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updated: 5/1/2012

 

                         Research directions

Barium isotope 137 has nuclear spin 3/2, which gives rise to hyperfine interaction and ground state splitting of about 8 GHz. Hyperfine states with there effectively infinite lifetime and long coherence are excellent candidates for quantum information storage and processing. We have developed a robust scheme for 137Ba+ qubit preparation and detection.

 

 

 

 

 

While it is convenient to store quantum information in hyperfine states of trapped ions, sending this information over any distance longer than a perhaps millimeter is best done by using photons. We are studying coherent coupling between quantum states of the trapped ions and single photons.

 

 

Short, high-intensity laser pulses can be used to drive fast quantum logic gates between trapped ions. High degree of control over the pulses properties is necessary for high-fidelity gates. We are using picosecond and femtosecond modelocked lasers to drive single Ba ions and enable such gates.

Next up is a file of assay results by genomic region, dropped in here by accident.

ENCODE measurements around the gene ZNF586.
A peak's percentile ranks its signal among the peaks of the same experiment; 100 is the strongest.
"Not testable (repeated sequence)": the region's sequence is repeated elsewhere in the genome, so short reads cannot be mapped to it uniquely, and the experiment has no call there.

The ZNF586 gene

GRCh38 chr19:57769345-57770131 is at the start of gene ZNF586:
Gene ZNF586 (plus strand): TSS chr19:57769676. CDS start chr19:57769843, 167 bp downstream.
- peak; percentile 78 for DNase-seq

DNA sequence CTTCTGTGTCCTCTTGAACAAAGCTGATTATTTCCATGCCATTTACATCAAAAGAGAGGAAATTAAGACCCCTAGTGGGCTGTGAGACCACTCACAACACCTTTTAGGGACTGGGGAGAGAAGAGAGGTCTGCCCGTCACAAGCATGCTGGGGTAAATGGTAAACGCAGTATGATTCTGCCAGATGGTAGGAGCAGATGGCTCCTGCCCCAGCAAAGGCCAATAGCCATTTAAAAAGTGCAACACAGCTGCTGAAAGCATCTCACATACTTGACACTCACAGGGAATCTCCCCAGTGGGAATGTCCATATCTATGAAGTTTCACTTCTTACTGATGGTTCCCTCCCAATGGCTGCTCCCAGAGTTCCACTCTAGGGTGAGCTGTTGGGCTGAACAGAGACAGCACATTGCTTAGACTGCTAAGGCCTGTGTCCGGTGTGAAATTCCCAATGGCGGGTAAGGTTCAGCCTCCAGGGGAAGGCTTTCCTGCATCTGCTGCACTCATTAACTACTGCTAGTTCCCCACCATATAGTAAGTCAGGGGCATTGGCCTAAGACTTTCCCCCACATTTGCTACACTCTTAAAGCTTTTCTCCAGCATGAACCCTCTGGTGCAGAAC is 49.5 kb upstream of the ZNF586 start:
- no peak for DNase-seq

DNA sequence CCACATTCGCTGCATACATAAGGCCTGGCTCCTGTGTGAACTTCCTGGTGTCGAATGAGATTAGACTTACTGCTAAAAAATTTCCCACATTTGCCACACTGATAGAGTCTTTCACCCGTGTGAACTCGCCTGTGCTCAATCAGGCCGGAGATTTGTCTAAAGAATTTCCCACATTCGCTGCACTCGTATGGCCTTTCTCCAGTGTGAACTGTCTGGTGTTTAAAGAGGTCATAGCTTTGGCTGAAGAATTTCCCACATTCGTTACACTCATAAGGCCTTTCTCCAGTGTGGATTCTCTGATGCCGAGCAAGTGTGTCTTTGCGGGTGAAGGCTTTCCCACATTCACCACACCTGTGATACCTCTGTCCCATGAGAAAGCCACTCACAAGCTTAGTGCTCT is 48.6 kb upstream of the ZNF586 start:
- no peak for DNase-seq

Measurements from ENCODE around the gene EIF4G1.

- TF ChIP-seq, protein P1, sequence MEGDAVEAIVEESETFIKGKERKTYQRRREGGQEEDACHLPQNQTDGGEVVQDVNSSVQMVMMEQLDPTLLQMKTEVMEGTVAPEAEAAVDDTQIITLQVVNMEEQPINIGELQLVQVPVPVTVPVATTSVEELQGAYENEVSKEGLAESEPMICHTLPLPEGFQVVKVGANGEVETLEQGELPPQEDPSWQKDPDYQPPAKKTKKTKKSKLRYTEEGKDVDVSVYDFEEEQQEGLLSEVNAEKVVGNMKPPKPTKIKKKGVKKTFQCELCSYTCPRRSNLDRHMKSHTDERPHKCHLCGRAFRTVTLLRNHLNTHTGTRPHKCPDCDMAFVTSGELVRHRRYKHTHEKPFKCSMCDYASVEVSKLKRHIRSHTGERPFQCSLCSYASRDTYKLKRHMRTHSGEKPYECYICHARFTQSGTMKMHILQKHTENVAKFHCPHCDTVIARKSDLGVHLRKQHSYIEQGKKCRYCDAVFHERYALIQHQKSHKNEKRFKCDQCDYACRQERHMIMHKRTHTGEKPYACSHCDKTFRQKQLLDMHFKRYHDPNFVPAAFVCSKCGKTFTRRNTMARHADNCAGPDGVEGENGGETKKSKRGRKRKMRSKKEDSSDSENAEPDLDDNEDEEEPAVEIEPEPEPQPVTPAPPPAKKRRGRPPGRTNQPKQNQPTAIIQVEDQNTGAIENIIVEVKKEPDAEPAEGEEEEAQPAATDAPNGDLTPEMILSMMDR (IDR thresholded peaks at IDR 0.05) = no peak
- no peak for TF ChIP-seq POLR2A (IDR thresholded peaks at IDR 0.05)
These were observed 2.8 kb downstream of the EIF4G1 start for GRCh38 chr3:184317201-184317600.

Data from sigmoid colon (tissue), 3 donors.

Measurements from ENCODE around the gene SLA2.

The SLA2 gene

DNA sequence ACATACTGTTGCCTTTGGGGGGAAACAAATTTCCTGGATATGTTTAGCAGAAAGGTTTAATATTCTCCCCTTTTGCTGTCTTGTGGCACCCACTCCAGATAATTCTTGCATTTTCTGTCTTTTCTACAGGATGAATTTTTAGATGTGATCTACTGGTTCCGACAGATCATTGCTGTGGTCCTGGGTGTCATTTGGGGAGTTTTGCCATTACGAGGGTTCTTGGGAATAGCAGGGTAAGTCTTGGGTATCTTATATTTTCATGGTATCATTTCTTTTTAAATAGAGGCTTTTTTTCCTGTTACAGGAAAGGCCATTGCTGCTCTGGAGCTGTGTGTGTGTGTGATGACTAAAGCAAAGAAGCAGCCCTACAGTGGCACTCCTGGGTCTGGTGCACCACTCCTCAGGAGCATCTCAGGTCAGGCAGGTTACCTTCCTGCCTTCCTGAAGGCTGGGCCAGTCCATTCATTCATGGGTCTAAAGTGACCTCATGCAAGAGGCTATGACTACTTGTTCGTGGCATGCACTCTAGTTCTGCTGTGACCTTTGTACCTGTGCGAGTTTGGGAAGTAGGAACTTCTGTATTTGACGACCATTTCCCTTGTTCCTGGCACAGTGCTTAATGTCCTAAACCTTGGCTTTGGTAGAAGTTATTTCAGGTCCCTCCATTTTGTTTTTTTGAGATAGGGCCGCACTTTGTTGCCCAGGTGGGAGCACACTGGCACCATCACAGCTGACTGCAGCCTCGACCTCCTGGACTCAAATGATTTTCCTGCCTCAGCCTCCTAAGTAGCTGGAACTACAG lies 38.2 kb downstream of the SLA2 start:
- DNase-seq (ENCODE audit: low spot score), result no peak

We are developing high numerical aperture reflective optics to improve fluorescence collection efficency from the trapped ions. Our approach is to use spherical mirrors placed in vacuum in the vicinity of the ions, with aspheric correctors outside the vacuum to achieve a near diffraction-limited performance.

A single trapped Ba+ is an ideal quantum system that is nearly free of systematic perturbations. To exploit this we have developed a laser to coherently address resolved sublevels of the long-lived 5D3/2 manifold. With this tool we are able to perform precision spectroscopy of single Barium ions to observe phenomena arising from atomic and nuclear physics.